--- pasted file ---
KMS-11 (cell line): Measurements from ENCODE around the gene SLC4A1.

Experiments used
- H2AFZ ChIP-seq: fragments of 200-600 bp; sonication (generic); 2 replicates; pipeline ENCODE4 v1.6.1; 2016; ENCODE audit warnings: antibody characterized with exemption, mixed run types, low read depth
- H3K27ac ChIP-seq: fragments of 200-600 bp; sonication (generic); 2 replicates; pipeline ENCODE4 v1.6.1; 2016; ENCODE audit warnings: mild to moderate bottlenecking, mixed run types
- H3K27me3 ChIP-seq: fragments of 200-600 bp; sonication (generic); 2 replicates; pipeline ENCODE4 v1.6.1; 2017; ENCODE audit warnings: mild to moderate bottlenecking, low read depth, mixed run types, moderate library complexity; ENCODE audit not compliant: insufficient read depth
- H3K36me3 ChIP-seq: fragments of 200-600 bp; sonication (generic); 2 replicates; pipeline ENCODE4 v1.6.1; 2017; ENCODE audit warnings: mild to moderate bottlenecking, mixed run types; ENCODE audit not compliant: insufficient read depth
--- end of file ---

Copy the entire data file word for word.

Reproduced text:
KMS-11 (cell line): Measurements from ENCODE around the gene SLC4A1.

Experiments used
- H2AFZ ChIP-seq: fragments of 200-600 bp; sonication (generic); 2 replicates; pipeline ENCODE4 v1.6.1; 2016; ENCODE audit warnings: antibody characterized with exemption, mixed run types, low read depth
- H3K27ac ChIP-seq: fragments of 200-600 bp; sonication (generic); 2 replicates; pipeline ENCODE4 v1.6.1; 2016; ENCODE audit warnings: mild to moderate bottlenecking, mixed run types
- H3K27me3 ChIP-seq: fragments of 200-600 bp; sonication (generic); 2 replicates; pipeline ENCODE4 v1.6.1; 2017; ENCODE audit warnings: mild to moderate bottlenecking, low read depth, mixed run types, moderate library complexity; ENCODE audit not compliant: insufficient read depth
- H3K36me3 ChIP-seq: fragments of 200-600 bp; sonication (generic); 2 replicates; pipeline ENCODE4 v1.6.1; 2017; ENCODE audit warnings: mild to moderate bottlenecking, mixed run types; ENCODE audit not compliant: insufficient read depth